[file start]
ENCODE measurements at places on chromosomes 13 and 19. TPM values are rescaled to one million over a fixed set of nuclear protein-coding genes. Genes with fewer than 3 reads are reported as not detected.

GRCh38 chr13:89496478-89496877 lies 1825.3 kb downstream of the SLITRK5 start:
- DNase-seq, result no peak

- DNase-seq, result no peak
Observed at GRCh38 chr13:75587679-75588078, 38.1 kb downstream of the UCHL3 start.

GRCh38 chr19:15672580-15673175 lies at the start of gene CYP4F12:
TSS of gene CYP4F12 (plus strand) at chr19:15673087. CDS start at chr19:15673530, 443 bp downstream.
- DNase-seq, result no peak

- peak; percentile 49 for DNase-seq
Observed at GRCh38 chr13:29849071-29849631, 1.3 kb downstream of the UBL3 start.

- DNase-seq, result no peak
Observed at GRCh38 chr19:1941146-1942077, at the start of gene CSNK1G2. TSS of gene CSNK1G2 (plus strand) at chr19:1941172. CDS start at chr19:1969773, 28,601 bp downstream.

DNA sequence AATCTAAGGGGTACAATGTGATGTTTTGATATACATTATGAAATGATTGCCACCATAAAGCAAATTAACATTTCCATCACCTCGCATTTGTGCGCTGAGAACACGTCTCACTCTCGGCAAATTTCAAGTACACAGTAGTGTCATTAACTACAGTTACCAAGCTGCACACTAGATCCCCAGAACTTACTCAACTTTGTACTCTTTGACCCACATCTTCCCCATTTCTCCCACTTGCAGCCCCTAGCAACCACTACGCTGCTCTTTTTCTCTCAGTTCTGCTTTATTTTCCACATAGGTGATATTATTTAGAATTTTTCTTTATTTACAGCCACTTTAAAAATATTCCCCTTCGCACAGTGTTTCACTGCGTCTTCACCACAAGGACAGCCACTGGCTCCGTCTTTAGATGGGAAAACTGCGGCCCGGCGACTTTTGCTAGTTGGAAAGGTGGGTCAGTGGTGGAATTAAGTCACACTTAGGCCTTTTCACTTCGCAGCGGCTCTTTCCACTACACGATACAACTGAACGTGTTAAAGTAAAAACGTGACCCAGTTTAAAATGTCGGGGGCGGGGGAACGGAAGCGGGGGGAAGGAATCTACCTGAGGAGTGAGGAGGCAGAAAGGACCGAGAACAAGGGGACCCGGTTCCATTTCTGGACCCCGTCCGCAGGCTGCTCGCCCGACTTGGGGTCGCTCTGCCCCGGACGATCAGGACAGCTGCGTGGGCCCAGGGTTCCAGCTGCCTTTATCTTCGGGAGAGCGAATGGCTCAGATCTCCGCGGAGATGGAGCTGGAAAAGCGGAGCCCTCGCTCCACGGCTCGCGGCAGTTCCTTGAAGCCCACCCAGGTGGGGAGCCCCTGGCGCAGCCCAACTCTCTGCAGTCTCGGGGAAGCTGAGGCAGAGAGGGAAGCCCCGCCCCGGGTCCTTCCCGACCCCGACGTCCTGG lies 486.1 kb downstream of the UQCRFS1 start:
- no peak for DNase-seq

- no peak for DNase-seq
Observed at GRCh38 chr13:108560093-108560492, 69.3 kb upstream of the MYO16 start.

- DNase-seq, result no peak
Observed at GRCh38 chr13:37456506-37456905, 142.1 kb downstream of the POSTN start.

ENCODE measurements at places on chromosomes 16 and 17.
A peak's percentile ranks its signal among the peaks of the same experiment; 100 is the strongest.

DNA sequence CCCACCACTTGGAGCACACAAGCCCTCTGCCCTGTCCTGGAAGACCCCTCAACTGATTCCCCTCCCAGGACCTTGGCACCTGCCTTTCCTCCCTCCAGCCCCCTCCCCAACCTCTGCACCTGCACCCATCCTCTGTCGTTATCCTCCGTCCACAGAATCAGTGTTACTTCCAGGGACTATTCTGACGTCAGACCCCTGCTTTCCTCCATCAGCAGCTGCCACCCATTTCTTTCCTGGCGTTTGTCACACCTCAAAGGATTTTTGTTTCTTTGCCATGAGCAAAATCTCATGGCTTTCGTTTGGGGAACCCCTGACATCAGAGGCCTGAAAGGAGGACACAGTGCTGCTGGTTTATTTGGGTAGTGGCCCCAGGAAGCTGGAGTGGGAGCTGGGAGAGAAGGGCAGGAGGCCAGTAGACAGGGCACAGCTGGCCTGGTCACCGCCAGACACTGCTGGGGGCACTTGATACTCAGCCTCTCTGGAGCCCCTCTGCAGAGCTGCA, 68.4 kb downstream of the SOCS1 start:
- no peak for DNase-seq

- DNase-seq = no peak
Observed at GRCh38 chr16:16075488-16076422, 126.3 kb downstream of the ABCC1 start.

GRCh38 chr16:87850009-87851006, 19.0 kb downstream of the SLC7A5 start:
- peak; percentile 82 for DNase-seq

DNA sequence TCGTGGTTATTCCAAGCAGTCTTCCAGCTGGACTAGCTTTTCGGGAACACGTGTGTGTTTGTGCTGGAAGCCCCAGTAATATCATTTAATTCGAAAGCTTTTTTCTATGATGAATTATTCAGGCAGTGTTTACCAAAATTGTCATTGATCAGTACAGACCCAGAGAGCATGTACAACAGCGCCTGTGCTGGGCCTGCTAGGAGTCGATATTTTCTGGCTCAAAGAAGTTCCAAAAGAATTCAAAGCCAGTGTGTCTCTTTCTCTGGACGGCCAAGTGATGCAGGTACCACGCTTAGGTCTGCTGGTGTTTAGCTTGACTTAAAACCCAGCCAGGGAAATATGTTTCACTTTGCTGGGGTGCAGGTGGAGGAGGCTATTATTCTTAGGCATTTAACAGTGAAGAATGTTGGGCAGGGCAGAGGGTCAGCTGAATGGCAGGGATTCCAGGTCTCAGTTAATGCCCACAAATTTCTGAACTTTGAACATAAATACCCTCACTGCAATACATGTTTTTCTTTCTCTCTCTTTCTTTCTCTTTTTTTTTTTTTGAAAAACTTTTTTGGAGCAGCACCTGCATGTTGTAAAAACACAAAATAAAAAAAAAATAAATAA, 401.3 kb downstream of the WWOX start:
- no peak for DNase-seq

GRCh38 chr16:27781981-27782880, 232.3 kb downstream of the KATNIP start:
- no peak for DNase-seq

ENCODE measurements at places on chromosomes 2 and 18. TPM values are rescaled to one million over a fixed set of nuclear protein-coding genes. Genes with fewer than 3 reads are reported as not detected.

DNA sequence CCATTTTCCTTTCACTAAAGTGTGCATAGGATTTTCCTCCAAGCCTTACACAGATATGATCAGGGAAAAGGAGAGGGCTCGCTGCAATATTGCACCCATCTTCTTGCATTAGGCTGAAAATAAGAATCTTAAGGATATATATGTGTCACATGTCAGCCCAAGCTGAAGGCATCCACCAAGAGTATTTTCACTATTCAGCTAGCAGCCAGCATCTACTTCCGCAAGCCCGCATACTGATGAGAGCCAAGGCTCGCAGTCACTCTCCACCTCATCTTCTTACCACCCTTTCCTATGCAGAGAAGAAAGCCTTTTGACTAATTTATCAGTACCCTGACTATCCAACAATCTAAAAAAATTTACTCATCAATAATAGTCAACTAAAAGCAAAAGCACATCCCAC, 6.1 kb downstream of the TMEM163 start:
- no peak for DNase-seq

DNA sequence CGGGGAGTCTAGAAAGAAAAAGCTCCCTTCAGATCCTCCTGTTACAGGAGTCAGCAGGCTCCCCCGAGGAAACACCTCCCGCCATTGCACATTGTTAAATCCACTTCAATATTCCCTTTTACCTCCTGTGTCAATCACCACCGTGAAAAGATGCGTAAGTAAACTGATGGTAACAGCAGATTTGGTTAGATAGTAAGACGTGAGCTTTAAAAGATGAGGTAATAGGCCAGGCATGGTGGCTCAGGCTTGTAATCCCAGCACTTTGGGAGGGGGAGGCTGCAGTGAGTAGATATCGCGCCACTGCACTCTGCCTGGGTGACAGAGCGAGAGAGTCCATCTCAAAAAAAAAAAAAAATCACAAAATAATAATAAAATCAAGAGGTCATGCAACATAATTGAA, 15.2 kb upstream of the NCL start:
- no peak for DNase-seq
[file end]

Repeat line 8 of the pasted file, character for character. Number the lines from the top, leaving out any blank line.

- DNase-seq, result no peak